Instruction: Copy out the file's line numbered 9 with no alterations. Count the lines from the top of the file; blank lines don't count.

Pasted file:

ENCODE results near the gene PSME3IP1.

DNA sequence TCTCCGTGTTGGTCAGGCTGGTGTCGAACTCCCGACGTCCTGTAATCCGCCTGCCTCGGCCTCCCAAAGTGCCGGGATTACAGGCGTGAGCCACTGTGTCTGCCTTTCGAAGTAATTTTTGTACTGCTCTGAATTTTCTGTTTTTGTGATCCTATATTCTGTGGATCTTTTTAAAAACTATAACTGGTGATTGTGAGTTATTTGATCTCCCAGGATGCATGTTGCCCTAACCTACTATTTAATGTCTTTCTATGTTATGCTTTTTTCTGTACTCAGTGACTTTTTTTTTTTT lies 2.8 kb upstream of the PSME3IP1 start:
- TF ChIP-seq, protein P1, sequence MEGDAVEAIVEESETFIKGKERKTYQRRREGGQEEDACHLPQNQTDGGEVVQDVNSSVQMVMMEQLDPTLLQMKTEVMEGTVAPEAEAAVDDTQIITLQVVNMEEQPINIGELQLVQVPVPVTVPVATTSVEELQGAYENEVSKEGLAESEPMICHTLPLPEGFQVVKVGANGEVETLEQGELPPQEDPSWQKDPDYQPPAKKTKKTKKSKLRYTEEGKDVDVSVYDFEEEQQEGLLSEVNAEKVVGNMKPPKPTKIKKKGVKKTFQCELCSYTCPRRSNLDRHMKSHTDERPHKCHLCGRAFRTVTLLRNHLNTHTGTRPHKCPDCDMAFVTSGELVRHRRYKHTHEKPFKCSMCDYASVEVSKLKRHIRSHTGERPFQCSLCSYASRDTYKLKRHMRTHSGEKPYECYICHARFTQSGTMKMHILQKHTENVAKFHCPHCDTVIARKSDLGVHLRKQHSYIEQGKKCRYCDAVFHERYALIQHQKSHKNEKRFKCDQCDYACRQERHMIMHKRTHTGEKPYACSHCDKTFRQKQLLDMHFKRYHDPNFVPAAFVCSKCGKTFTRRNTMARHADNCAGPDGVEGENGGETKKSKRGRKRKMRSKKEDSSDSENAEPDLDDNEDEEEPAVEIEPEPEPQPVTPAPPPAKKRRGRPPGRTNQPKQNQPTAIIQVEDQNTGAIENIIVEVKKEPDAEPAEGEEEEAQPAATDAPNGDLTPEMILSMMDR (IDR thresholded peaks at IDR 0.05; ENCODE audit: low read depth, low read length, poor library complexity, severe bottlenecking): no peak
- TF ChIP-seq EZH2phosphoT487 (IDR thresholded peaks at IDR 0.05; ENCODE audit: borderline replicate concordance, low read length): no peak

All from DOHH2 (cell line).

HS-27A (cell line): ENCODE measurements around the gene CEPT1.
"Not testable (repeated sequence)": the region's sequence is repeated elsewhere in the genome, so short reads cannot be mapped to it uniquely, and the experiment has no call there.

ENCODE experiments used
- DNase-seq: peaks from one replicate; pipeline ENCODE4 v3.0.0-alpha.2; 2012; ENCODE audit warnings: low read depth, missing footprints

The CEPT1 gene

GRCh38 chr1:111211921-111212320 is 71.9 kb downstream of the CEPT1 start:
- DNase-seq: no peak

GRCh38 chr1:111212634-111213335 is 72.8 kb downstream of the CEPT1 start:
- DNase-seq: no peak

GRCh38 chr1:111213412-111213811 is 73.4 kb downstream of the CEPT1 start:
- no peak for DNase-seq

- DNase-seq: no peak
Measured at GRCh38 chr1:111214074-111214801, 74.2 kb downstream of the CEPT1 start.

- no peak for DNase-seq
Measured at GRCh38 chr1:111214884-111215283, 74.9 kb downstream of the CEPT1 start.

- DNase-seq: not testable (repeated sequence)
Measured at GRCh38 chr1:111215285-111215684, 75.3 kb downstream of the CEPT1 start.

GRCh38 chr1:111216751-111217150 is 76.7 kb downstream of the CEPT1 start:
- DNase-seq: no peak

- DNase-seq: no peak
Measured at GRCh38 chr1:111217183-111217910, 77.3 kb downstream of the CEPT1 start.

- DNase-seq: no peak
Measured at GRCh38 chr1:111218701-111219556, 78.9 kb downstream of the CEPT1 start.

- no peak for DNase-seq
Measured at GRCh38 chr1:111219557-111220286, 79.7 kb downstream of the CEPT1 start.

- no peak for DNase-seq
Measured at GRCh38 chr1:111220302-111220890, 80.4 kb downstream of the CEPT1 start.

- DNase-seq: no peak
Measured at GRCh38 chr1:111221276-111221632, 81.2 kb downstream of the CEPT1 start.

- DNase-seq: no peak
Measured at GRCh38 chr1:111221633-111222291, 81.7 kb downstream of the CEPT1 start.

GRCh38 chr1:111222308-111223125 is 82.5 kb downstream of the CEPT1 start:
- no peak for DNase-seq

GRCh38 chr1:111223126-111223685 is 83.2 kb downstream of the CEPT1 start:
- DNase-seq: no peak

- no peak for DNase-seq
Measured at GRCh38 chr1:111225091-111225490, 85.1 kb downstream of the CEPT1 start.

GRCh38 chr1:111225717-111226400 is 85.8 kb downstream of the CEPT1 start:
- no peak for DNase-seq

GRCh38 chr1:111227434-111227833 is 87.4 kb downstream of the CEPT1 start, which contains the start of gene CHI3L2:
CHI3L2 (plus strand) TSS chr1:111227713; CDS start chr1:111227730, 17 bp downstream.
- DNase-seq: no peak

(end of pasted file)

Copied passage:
- DNase-seq: peaks from one replicate; pipeline ENCODE4 v3.0.0-alpha.2; 2012; ENCODE audit warnings: low read depth, missing footprints